On 20/10/06, Peter Ansell
I have been increasingly worried about one editors
history lately. The vast majority (possibly over 90%) of their last
500 edits have been in Wikipedia/Wikipedia talk space. It is my
understanding that Wikipedia: space is for editors to use to organise
the development of articles.
My question is how does an editor--who spends all their time in
Wikipedia space--know what they are trying to achieve?
The real question is what was before those 500 edits. Are we talking
someone who only sits in that namespace ever, or are we talking a
several-year-standing highly active user who happens to have been
focusing on project work in the last few weeks?
The answers for the two cases are very different.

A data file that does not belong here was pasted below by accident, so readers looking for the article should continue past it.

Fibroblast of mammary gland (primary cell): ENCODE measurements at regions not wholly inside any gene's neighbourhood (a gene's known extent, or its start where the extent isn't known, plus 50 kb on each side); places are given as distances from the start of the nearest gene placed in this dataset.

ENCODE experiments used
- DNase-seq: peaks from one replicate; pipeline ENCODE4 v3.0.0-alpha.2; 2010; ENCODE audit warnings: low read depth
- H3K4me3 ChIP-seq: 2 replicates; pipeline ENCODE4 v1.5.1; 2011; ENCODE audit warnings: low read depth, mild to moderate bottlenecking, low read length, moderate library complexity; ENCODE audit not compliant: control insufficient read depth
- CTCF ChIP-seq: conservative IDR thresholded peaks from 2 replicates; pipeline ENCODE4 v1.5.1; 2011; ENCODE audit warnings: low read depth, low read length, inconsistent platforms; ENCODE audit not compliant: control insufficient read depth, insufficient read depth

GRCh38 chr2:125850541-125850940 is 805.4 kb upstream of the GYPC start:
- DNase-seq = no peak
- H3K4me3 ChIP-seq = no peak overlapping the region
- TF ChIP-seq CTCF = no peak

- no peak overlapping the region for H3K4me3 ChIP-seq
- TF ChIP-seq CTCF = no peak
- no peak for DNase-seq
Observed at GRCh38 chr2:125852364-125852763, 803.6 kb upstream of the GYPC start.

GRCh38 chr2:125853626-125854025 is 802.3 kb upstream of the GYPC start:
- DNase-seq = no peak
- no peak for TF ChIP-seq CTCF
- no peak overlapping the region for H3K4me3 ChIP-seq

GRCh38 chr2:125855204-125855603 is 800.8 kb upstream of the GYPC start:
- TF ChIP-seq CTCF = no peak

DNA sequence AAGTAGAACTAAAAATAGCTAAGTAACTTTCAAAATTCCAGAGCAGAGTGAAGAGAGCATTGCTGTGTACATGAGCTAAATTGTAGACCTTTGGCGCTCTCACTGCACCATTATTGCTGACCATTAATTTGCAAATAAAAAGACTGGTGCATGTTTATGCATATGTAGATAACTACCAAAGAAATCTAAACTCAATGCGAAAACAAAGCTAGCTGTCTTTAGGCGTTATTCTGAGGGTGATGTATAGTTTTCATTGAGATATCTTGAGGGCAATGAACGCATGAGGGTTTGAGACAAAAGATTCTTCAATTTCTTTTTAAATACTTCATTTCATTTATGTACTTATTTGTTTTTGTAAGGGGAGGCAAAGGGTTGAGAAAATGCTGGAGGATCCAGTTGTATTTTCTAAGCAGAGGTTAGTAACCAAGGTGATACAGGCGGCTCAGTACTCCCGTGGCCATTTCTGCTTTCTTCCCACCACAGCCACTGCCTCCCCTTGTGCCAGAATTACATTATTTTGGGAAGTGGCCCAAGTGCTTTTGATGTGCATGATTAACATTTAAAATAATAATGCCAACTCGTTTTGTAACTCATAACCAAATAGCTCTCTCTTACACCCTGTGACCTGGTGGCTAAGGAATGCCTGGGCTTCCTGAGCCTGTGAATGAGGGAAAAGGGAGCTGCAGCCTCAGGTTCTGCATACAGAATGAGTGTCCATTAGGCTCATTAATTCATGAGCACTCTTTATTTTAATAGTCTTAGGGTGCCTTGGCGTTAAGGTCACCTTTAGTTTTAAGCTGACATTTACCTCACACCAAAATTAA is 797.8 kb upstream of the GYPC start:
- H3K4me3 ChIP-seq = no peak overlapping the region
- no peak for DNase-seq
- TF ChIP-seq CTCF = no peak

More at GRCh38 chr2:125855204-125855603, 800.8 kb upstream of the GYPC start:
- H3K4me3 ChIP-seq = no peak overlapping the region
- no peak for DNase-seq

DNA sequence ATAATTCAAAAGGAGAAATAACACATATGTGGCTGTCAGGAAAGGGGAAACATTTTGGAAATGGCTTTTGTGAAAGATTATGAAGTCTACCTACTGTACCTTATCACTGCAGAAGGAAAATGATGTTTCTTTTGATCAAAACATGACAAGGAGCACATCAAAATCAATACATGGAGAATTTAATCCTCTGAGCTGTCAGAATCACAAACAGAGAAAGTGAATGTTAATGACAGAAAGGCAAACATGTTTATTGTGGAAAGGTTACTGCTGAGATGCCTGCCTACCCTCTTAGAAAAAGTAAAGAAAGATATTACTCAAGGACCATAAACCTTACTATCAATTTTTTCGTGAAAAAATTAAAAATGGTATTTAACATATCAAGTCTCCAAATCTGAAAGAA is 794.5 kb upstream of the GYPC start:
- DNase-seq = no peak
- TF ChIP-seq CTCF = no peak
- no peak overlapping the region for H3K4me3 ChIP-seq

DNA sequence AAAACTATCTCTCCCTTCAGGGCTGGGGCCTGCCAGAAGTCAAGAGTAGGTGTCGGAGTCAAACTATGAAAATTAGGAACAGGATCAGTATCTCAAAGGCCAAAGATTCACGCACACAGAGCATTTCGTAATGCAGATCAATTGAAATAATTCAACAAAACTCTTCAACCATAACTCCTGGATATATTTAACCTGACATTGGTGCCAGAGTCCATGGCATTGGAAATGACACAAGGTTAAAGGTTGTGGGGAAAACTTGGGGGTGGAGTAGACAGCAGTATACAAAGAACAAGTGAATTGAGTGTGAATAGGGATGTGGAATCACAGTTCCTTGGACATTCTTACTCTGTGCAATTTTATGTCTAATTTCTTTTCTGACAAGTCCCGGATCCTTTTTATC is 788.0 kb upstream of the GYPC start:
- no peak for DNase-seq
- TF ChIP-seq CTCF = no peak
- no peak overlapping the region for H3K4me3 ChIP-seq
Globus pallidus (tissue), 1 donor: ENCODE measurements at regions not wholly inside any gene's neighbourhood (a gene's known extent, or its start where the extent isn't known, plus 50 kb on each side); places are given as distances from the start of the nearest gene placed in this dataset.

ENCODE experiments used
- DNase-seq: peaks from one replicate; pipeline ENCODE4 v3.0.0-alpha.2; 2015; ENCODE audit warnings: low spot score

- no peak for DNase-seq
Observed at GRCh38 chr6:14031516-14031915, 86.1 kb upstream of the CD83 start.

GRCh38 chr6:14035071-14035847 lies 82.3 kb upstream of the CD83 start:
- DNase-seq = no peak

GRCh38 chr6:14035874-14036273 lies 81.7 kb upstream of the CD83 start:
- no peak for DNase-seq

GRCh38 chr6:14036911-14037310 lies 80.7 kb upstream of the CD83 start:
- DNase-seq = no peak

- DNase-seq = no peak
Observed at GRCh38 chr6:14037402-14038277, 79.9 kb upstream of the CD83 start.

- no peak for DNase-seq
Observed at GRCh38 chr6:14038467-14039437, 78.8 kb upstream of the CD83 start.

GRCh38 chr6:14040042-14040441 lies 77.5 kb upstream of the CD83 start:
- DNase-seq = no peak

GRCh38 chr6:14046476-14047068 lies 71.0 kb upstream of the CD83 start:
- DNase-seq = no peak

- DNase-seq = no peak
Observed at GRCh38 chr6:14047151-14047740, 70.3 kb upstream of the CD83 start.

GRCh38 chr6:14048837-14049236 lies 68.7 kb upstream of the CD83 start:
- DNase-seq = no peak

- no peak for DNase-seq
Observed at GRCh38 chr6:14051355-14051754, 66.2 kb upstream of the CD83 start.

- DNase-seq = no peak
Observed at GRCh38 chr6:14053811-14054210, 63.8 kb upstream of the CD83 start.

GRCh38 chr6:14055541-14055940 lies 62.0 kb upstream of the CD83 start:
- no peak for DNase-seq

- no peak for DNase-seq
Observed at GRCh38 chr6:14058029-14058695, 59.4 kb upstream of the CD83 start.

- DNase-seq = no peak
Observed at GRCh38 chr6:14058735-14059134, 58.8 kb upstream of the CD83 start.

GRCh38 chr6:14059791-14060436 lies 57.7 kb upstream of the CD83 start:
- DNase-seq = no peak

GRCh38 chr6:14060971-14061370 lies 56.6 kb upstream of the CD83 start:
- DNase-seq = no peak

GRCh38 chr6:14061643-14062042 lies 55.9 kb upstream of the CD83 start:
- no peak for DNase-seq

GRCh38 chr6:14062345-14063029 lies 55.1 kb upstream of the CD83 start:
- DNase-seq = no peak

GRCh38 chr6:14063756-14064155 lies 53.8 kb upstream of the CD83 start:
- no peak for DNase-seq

You're both right. Applying this to any one editor would be a time
consuming process. Administration is an open pit of a job where it's
very easy to lose track of why you are involved in Wikipedia in the
first place. Civil engineers with great ideas about design and
construction end up administring companies, and never do real
engineering work again.
Worthwhile as it may be we have never asked admins to subject themselves
to reality checks from time to time. It would be a great idea to
require that admins spent 10% of their work on real edits, but I doubt
that it would be enforceable.